He recorded on Dixon's Grammy-winning Hidden Charms album in 1989, has performed on festival stages with classic artists like Muddy Waters, B.B. King , Art Blakey and Lionel Hampton and has also set his sights on television and the big screen. He sat in with Fats Domino, Ray Charles, and Jerry Lee Lewis for the Cinemax special, Fats Domino and Friends, and has appeared on screen and in the musical score of Alan Parker's acclaimed 1987 thriller Angel Heart, starring Robert De Niro.

Blue has played and recorded with musicians ranging from Willie Dixon to Stan Getz to Frank Zappa to Johnny Shines to Bob Dylan , he is perhaps best known for his signature riff and solo on the Rolling Stones' hit Miss You from their Some Girls album. Blue performs his own version of the song on his 1993 Alligator debut BLUE BLAZES.   With his second release IN YOUR EYES Sugar Blue emerges as a singular, profound songwriter as well as a harmonica wizard.
 
He
has appeared across America, Europe and Africa at many prestigious festivals - Chicago, Zurich, Den Haag, Antibes, Nice, Cannes, Montreal, Pistoia, Bern, Rapperswil,... Blue continues to appear in clubs and festivals around the world.

In 2008 following the release of "CODE BLUE " Sugar Blue received two nominations as Best instrumentalist - Harmonica at the Blues Awards and as Outstanding Performer at the Junior Wells Harp Award in Memphis.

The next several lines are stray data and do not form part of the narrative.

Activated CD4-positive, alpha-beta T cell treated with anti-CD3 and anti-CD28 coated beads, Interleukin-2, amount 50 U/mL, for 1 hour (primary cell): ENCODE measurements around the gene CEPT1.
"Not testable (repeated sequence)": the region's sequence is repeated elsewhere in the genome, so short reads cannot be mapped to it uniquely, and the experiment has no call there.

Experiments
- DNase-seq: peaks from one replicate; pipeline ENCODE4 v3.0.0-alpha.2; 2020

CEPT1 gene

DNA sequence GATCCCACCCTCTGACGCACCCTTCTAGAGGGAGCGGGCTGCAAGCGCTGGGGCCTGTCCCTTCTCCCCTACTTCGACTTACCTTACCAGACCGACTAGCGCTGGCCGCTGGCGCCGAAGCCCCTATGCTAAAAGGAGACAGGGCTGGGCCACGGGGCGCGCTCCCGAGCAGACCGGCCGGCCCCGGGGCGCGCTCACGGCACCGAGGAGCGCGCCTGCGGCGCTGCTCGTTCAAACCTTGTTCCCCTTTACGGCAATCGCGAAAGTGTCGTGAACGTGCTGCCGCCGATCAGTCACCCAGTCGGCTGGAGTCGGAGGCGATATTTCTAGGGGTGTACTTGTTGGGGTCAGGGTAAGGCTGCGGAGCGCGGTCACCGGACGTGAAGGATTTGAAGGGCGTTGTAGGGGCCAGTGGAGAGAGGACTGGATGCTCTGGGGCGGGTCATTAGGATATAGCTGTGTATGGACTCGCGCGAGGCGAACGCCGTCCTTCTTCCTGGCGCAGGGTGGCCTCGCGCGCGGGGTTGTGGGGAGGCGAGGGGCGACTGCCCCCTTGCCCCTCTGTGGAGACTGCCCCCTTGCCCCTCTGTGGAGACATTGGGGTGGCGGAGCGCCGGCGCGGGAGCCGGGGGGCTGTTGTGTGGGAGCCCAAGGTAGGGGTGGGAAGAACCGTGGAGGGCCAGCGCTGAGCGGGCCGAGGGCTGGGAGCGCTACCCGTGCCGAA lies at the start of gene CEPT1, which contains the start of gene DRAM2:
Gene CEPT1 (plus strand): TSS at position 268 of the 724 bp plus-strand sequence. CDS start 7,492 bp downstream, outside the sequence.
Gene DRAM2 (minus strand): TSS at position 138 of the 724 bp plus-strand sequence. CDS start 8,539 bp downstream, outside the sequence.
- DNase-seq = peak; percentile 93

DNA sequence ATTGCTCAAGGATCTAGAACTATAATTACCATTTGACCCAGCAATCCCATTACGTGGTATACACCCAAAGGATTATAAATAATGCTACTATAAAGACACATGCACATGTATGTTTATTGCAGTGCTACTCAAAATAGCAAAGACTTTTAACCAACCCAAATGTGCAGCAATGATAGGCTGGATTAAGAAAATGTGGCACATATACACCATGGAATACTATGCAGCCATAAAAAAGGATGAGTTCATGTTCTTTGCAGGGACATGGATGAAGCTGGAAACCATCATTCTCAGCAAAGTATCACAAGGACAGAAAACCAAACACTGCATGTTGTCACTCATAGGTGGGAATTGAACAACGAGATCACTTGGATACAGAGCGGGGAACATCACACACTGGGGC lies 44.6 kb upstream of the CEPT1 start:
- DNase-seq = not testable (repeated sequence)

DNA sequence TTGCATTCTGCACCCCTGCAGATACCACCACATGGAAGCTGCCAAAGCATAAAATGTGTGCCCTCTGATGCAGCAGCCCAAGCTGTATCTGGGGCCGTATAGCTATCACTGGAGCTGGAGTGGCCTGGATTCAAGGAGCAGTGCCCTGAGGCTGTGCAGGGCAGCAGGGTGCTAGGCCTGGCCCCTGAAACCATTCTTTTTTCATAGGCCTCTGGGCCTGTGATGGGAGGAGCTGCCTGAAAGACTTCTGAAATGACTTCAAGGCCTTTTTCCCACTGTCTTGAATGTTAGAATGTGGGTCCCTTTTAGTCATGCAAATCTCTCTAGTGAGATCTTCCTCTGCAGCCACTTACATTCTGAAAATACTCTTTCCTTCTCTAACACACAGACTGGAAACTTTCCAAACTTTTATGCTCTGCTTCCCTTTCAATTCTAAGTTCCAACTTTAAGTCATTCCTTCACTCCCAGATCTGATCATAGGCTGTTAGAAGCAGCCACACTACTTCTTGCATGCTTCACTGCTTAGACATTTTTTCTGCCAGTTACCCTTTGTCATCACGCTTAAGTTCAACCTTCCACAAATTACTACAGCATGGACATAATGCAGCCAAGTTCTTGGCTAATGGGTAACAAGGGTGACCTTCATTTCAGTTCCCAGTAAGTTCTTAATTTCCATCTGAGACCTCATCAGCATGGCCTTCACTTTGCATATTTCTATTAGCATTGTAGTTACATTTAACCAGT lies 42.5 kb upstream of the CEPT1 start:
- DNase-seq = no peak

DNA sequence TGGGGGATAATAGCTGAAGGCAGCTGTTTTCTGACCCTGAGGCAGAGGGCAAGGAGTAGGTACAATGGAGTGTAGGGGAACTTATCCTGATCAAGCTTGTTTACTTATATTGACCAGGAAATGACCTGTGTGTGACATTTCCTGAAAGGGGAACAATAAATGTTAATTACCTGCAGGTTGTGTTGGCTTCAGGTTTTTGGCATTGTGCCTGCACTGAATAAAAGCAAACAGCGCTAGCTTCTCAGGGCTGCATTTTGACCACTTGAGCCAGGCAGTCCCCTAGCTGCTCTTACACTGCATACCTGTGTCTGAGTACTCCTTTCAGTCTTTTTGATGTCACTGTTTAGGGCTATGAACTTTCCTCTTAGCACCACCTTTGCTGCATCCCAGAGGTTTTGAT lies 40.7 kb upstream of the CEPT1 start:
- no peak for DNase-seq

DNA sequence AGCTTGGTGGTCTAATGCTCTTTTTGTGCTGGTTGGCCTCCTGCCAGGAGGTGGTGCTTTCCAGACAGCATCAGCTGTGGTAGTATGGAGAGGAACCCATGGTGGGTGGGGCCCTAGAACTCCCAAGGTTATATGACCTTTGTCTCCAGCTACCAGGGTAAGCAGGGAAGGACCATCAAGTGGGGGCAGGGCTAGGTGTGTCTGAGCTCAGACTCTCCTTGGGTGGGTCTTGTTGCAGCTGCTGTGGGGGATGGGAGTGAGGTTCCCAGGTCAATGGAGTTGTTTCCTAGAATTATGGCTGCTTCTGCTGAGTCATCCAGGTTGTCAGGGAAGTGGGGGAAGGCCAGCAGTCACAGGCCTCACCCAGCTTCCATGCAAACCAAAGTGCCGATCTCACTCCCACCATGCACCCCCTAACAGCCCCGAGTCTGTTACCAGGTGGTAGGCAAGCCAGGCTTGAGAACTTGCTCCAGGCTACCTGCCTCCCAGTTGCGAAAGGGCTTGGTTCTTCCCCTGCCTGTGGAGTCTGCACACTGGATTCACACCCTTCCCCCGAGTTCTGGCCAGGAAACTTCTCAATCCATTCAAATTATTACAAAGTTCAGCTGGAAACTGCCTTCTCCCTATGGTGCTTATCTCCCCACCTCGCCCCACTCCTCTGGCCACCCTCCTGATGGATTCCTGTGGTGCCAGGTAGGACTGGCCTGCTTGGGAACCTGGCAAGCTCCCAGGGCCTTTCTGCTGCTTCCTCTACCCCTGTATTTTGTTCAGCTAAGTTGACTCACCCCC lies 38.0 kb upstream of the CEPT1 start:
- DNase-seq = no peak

He is also featured in the Spike Lee film producion "The Perfect Age of Rock'n'Roll" along with Pinetop Perkins and Hubert Sumlin . The film is to be presented at the Sundance Film Festival and is starring Jason Ritter, Kevin Zegers, Ruby Dee and Peter Fonda.

Sugar Blue appeared in the tribute video "We Are One"   that played before the massive all-star Inaugural Concert at the Lincoln Memorial, in front of the millions that came to witness the historical presidential inauguration on Jan 20, 2009.

Blue comes back in 2010 with his newest recording effort: of the "THRESHOLD" album, Blue says, "I believe that the greatest threshold of all is love because it is the fount from which all human life springs. Life echoes the sounds of our interactions: joy, sadness, heartache, passion, loneliness, intimacy, celebration or solemn occasion. We have tried to give voice to these feelings in this musical offering."